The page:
Saturday, October 7, 2017

My Observatories--a Brief History

Like most amateur astronomers, I dreamed for years about having my own observatory.  And it remained just that, a dream, until I acquired a Meade 14 inch ACF scope. I’d always wanted a large aperture scope, and I toyed with the idea of a big dob—18” to 20” aperture. But I also loved GOTO scopes and adding those capabilities to a dob added a lot to the price. The (at that time) newly-reengineered OTA and mount for the Meade 14 inch ACF offered large aperture and GOTO performance at a very reasonable price.

I remember the day the scope arrived in very large boxes from a freight delivery truck. I opened the OTA box and was, frankly, terrified by the size and massiveness of the scope. I stored the OTA in my home, with the tripod in the garage. Using it involved having my son help me haul the huge storage box into the driveway and then lifting the massive forks onto the tripod. Fortunately, the scope set up from that point on was fully automated, so once mounted, I was up and running quickly.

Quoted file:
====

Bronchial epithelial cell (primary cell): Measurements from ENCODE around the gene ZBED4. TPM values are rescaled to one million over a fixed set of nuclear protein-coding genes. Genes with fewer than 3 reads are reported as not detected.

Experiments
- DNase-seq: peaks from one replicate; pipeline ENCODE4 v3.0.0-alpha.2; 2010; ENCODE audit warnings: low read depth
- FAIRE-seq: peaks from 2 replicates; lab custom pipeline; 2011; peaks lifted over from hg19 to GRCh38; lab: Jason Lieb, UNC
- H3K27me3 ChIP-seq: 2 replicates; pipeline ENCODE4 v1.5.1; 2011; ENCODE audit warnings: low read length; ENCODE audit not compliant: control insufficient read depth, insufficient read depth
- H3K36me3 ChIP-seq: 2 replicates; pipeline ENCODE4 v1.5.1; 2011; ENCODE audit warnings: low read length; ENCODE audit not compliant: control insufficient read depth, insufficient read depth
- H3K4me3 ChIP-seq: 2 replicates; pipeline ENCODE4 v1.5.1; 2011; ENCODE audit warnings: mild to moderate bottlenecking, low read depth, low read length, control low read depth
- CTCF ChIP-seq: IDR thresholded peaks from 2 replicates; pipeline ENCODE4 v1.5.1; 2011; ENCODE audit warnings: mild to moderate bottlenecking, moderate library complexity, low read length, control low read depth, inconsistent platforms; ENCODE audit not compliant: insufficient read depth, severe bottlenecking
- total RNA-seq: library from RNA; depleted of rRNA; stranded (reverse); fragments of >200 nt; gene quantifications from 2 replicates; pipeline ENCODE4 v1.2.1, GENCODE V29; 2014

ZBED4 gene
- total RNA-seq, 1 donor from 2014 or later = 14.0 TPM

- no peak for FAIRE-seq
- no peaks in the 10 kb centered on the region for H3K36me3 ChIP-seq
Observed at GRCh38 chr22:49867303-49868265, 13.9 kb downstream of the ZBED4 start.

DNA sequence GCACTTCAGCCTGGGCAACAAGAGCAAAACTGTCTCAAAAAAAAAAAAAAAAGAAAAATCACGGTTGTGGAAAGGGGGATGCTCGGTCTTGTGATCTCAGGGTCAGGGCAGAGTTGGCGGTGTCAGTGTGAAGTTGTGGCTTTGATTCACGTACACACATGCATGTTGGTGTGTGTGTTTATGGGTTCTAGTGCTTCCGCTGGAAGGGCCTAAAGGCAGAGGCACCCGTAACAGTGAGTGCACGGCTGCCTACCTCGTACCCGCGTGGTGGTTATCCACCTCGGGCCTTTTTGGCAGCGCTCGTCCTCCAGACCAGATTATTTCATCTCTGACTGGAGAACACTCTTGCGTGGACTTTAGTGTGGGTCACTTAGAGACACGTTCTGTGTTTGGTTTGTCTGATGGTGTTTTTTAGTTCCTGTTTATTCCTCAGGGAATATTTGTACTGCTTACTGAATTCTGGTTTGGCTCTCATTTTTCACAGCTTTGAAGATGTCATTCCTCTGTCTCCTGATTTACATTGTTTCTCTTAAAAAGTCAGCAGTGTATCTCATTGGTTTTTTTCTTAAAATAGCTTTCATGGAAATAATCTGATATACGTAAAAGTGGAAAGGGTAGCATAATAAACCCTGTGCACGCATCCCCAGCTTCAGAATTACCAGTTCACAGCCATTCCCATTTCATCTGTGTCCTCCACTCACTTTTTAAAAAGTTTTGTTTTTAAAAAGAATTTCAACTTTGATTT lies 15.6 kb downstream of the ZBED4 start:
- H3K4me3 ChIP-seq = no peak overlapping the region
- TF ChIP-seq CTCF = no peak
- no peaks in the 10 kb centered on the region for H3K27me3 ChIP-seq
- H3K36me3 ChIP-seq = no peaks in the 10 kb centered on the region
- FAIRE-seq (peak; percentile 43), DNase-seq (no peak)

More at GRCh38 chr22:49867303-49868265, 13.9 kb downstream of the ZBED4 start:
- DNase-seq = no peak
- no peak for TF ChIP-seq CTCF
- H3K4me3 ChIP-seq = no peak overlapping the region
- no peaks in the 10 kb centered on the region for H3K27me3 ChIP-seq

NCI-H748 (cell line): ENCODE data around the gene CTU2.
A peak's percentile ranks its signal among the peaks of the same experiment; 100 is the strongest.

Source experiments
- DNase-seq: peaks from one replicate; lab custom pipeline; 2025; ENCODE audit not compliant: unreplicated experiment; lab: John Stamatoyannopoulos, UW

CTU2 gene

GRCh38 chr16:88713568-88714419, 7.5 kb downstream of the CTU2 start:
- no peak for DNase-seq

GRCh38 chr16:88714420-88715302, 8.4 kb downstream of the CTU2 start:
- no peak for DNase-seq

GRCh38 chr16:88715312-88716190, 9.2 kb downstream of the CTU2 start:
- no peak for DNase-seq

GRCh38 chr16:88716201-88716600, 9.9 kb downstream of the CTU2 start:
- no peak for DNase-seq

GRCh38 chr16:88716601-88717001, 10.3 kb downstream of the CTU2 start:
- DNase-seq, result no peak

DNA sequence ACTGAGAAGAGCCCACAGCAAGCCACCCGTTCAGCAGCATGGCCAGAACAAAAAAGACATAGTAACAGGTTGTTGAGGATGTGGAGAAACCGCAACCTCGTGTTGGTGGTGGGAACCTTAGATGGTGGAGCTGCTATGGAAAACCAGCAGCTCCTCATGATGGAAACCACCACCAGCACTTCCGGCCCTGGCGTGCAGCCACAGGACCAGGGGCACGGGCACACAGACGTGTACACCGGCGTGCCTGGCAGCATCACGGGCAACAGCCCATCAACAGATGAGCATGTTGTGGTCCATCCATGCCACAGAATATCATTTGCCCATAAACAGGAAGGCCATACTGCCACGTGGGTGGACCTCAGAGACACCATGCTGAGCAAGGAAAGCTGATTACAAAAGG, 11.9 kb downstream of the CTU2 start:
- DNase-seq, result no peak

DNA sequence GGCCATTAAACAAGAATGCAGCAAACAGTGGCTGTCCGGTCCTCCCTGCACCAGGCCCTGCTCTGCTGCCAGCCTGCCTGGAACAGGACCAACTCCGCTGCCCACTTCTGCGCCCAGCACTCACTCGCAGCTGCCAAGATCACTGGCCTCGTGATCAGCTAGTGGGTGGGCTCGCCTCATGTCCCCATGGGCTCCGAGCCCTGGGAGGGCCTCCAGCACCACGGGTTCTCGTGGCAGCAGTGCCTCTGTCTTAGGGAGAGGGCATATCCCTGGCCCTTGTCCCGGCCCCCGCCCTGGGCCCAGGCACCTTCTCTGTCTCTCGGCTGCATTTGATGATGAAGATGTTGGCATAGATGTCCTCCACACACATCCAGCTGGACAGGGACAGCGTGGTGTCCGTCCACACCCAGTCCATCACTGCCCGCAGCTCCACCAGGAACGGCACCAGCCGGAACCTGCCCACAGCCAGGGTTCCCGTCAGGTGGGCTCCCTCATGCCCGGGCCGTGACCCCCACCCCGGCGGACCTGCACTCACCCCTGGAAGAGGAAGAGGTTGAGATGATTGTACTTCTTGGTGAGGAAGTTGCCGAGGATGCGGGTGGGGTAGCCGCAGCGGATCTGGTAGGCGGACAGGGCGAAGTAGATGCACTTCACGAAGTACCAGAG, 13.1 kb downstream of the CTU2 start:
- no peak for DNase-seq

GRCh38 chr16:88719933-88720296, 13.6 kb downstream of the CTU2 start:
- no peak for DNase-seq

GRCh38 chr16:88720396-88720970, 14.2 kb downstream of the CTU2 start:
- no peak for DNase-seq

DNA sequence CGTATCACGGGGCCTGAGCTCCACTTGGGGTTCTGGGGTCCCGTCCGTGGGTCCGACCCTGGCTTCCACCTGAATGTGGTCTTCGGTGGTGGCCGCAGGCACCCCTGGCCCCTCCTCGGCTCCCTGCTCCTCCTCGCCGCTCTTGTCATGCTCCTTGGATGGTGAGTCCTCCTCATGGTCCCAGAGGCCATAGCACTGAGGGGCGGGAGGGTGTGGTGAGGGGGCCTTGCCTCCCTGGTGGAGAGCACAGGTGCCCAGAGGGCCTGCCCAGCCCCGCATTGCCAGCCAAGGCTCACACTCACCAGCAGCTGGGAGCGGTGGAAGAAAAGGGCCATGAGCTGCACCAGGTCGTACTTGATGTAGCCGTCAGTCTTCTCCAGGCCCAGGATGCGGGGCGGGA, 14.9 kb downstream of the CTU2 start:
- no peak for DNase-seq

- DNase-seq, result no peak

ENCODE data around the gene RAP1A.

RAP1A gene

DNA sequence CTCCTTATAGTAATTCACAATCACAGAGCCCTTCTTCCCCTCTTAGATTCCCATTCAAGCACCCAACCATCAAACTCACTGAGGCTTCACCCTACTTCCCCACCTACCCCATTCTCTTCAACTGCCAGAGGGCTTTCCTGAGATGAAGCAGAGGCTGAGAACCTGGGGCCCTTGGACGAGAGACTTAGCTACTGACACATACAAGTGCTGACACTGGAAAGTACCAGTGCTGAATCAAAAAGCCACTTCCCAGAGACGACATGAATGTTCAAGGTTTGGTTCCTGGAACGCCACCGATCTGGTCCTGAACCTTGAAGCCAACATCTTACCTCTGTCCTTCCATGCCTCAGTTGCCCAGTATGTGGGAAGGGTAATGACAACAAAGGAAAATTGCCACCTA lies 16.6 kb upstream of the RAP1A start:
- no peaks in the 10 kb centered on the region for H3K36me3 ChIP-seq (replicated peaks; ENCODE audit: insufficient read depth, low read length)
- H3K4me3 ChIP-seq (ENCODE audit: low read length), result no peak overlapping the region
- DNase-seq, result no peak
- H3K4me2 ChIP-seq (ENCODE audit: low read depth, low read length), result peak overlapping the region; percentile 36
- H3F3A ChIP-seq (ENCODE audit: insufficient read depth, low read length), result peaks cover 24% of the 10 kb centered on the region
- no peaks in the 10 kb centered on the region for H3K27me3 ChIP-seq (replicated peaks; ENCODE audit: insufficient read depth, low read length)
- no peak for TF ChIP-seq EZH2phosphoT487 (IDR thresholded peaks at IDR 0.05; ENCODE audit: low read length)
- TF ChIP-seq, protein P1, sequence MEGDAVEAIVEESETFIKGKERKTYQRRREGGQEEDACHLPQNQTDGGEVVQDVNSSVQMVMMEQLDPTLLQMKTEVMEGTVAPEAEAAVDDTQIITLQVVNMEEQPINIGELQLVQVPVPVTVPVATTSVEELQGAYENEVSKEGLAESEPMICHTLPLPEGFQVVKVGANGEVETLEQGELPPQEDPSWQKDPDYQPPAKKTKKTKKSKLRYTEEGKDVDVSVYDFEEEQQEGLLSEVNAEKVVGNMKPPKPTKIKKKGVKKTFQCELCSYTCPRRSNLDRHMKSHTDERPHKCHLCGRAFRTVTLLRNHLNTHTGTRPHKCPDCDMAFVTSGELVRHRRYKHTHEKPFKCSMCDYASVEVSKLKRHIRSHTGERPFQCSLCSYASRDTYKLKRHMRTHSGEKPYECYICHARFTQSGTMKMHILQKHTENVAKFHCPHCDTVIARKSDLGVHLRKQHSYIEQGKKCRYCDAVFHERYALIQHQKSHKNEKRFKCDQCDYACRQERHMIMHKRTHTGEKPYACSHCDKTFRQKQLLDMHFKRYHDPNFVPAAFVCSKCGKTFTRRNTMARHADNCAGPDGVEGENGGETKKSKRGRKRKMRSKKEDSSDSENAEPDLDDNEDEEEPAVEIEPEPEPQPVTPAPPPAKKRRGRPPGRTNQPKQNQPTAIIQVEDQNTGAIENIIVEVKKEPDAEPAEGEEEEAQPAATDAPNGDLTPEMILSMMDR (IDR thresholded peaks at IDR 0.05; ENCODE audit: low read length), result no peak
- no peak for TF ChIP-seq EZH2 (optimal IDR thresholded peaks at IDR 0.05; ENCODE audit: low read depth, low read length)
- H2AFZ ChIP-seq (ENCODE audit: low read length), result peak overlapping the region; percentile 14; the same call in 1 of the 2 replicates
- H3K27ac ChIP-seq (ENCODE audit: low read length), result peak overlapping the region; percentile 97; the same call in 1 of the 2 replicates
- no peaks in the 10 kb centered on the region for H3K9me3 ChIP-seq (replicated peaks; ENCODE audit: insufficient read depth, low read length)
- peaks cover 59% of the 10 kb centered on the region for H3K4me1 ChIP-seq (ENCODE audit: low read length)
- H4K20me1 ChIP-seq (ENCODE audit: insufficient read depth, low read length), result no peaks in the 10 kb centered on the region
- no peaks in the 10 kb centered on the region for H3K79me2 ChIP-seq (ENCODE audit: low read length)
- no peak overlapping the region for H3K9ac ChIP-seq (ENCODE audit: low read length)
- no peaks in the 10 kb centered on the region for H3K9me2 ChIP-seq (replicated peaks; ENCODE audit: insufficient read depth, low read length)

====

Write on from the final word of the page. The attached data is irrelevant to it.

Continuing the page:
But then I decided to start imaging. Adding the ultrawedge to my setup complicated things a lot! I lost the scope’s auto setup capabilities and the extra few inches height the wedge added made it much harder to put the scope on the mount. It was obvious the I had to do something or the scope was likely to spend most clear nights in its storage box.

Enter JMI Wheelie Bars—a real life saver!  With the scope on the Wheelie Bars, I could just roll it out of the garage and within 5 minutes, be aligned and imaging. The only issue was that my home is surrounded by trees—much of the sky and many of the interesting objects are frequently below the tree line. If I was to get the most out the scope, I needed an observatory in a place where I could see more sky.